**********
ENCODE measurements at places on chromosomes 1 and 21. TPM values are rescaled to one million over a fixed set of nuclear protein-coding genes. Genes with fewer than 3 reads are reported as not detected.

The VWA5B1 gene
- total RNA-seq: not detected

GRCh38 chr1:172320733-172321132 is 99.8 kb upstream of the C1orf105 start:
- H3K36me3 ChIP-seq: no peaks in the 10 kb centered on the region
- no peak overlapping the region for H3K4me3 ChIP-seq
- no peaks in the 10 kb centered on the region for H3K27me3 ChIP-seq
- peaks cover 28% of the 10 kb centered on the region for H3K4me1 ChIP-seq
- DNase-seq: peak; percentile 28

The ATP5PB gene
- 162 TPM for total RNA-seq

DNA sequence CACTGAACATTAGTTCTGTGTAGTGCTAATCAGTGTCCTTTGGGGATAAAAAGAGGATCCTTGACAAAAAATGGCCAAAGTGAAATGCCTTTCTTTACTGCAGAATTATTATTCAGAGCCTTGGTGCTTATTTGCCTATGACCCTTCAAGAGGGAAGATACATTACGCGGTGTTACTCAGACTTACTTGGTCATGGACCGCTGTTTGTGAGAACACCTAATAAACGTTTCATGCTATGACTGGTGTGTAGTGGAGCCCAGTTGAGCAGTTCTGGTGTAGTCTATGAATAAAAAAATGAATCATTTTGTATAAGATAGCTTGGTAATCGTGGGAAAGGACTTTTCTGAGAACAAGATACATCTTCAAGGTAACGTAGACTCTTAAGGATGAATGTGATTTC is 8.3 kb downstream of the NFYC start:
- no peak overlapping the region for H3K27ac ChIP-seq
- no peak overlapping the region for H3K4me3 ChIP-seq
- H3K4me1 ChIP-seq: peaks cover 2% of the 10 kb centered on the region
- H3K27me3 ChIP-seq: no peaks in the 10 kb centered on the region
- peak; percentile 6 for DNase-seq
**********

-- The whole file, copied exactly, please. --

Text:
ENCODE measurements at places on chromosomes 1 and 21. TPM values are rescaled to one million over a fixed set of nuclear protein-coding genes. Genes with fewer than 3 reads are reported as not detected.

The VWA5B1 gene
- total RNA-seq: not detected

GRCh38 chr1:172320733-172321132 is 99.8 kb upstream of the C1orf105 start:
- H3K36me3 ChIP-seq: no peaks in the 10 kb centered on the region
- no peak overlapping the region for H3K4me3 ChIP-seq
- no peaks in the 10 kb centered on the region for H3K27me3 ChIP-seq
- peaks cover 28% of the 10 kb centered on the region for H3K4me1 ChIP-seq
- DNase-seq: peak; percentile 28

The ATP5PB gene
- 162 TPM for total RNA-seq

DNA sequence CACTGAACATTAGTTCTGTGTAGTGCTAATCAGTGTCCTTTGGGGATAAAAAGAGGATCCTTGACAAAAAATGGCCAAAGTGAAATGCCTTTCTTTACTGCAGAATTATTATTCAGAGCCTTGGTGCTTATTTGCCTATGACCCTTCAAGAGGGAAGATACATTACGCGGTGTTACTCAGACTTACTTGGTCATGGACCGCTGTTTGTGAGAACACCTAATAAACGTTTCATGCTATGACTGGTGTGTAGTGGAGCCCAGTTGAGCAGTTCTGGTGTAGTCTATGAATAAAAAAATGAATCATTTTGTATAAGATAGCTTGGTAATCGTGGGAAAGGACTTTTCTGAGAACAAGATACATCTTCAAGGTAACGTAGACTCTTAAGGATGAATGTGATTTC is 8.3 kb downstream of the NFYC start:
- no peak overlapping the region for H3K27ac ChIP-seq
- no peak overlapping the region for H3K4me3 ChIP-seq
- H3K4me1 ChIP-seq: peaks cover 2% of the 10 kb centered on the region
- H3K27me3 ChIP-seq: no peaks in the 10 kb centered on the region
- peak; percentile 6 for DNase-seq